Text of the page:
March 8, 2011
I recall seeing the first trailer for this and being immediately attracted to its off-kilter style, slapstick, and the fact I was reminded of Fear and Loathing in Las Vegas. I had no idea if it would turn out to be any good or not, but I was certainly up for giving it a shot (unlike another recent animated offering, Gnomeo and Juliet, which held no interest for me). I am glad I did as the movie was a complete surprise in how it delivered its wares.
With Rango you have a movie that is animated but plays it, more or less, like a live action film. The humor and characters all fit the situations, nothing seems awkward or forced (unless it is meant to be awkward or forced), all with some fantastic character designs that look right at home.
What's the story? It is simple enough. Rango is a pet lizard whose terrarium is accidentally bounced out of his owners car along a barren stretch of highway in the desert. The newly freed lizard is directed to a nearby town by a neighborly armadillo. So, off he goes towards the town.
Once at the town he finds corruption and bad guys all around. The problem is they are running out of water. Rango, fancying himself something of a homegrown thespian takes on a tough guy persona and winds up the sheriff. A rather unwanted position by anyone there. It is up to him and a small group of compadres to find out what is happening to the water and bring prosperity back to the small town. Easier said than done. The best part? There is a chorus in the form of an owl mariachi band.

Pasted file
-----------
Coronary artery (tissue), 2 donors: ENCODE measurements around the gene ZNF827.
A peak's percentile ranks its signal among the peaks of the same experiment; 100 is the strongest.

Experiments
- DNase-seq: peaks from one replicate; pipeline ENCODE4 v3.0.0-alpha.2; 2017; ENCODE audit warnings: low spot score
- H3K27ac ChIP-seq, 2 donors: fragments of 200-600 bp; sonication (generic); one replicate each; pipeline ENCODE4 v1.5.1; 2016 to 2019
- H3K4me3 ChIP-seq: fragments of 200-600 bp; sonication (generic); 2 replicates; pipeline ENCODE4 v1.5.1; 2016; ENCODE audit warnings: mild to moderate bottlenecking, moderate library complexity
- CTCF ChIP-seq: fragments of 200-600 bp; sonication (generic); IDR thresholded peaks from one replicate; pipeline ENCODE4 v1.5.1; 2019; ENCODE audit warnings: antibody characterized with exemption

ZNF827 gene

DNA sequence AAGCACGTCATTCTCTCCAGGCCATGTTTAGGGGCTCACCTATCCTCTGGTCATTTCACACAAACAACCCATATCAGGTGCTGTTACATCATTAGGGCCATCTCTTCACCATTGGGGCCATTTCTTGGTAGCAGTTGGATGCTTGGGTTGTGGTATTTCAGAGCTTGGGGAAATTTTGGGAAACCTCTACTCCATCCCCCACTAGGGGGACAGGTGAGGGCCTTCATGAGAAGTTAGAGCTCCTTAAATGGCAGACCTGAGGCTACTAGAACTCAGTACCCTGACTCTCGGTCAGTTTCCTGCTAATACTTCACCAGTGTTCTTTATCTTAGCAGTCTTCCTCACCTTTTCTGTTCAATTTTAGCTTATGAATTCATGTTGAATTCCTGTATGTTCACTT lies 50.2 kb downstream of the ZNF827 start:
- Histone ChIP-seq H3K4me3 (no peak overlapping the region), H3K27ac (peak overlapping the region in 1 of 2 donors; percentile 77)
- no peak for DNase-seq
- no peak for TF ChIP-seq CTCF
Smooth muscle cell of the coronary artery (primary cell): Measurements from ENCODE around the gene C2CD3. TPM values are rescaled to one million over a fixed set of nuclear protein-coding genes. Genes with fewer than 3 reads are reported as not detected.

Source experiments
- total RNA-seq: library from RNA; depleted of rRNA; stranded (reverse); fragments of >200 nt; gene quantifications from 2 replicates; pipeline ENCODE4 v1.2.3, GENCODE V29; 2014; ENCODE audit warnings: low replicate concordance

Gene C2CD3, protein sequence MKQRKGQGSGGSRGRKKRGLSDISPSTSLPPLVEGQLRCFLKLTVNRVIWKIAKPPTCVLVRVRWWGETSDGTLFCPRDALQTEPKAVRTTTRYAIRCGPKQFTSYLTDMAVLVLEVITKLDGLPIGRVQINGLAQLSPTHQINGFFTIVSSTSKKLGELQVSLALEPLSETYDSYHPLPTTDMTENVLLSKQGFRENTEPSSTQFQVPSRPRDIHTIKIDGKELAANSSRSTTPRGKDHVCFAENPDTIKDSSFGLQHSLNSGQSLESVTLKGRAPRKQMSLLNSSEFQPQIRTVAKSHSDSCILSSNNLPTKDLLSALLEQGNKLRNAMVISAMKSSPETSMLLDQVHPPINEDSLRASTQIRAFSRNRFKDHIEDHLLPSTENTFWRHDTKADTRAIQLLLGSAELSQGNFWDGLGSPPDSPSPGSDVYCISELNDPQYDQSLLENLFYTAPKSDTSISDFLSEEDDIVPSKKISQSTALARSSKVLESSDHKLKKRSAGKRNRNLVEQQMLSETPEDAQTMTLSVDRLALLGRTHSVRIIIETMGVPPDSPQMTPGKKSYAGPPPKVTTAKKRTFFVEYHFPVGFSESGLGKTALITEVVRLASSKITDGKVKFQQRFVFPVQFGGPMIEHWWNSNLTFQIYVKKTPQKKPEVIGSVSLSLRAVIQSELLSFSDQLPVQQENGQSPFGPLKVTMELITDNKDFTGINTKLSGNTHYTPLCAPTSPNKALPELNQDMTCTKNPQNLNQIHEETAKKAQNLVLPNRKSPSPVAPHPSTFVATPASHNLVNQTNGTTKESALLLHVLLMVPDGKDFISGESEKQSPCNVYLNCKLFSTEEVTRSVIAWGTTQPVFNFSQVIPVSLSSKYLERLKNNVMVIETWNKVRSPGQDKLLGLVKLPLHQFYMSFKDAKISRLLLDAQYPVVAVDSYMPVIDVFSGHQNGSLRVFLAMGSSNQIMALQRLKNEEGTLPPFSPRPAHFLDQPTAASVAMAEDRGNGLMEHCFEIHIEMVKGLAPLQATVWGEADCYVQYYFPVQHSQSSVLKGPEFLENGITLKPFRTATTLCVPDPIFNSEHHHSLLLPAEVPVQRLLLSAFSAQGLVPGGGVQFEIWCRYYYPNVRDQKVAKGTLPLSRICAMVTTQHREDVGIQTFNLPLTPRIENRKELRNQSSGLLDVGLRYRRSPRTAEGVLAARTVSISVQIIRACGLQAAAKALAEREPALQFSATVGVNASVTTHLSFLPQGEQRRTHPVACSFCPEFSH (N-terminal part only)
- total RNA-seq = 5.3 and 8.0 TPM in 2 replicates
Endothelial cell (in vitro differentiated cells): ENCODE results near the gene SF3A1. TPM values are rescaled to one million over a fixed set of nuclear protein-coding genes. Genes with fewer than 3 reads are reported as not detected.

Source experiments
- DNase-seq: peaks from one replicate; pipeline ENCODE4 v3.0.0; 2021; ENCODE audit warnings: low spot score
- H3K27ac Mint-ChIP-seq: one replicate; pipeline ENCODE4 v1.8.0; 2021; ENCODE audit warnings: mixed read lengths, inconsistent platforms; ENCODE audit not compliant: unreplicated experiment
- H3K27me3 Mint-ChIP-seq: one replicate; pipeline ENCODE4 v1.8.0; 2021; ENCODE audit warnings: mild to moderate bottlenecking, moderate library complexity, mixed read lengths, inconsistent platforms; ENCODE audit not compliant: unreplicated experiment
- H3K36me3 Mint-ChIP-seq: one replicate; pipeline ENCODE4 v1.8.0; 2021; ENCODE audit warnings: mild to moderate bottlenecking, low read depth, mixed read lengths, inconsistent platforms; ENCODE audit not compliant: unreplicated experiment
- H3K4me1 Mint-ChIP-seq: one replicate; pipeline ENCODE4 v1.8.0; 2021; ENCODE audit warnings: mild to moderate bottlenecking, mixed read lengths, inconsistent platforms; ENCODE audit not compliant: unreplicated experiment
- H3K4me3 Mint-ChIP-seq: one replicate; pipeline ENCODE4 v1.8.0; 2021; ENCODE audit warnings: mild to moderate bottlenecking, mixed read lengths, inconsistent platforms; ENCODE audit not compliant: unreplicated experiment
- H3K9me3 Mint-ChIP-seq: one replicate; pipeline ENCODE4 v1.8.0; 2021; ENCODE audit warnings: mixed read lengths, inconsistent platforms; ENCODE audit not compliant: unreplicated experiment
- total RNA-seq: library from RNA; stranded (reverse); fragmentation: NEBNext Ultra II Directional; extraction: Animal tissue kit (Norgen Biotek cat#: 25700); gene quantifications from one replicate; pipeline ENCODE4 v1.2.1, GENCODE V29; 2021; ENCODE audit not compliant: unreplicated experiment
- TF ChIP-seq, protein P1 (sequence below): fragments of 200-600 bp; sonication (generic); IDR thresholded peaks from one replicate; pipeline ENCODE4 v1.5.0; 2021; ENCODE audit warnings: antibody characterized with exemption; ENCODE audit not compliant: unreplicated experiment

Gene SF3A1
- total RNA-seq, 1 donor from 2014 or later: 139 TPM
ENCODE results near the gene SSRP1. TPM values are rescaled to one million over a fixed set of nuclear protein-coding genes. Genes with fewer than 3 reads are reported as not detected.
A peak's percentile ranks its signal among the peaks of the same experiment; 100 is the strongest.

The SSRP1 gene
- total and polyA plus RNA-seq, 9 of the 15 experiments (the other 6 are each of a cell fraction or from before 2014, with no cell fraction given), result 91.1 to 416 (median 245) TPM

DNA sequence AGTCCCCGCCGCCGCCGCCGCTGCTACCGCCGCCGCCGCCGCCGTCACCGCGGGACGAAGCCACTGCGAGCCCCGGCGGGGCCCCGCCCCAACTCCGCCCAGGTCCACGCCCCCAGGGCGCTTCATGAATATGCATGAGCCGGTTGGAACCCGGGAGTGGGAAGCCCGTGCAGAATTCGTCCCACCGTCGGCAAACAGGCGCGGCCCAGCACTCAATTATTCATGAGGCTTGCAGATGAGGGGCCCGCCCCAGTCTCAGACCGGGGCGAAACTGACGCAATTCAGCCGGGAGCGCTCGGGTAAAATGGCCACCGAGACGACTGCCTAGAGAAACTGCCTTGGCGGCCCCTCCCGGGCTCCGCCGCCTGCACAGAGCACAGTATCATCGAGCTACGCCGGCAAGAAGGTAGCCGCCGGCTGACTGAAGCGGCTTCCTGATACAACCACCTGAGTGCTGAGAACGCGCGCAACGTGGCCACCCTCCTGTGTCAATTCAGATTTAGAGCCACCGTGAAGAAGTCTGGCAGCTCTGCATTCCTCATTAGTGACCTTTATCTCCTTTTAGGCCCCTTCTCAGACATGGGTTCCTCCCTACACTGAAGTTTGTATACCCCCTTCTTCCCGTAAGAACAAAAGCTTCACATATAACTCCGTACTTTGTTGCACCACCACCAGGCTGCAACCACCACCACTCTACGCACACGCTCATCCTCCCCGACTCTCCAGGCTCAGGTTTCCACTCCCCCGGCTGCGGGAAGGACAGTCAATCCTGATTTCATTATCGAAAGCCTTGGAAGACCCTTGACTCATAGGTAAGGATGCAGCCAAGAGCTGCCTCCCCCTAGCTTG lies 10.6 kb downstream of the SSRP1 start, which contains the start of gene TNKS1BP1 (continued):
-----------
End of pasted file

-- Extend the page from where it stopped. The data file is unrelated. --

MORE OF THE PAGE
Seriously though, Rango is a triumph of design, cast, ad writing. It is a kids movie with a decidedly adult bent. It is told in a way that should appeal across demographics and leave everyone smiling. It is a movie that invites multiple viewings to make sure you find all of the references, see all of the fine detail, and just enjoy these characters.
Gore Verbinski and John Logan have made a movie that works as a family animated movie but also as a western/comedy that can stand up with the best the genre has to offer. They put in some great references that I don't want to spoil here, but caught me off guard and added to my overall enjoyment.
To the creative team add a voice cast that includes Johnny Depp, Isla Fisher, Ned Beatty, Bill Nighy, Alfred Molina, Stephen Root, Timothy Olyphant, Abigail Breslin, and Harry Dean Stanton, all of whom deliver, and you have a great formula for success.
I am no sure I will get to see it on the big screen again, but let me highly suggest that you do so at least once. It really is a fun movie with some of the best animated character designs I have seen in awhile. It is a movie that I love in a fashion similar to Kung Fu Panda.
Posted by Christopher Beaumont at 3/08/2011 10:42:00 PM
Chris has been an avid movie watcher for decades, getting into the writing game in 2004. Since that time he has contributed to a number online publications as well as running CriticalOutcast.com. In addition to movies, Chris is a big fan of music, particularly metal, and will never give up hope on his beloved Mets.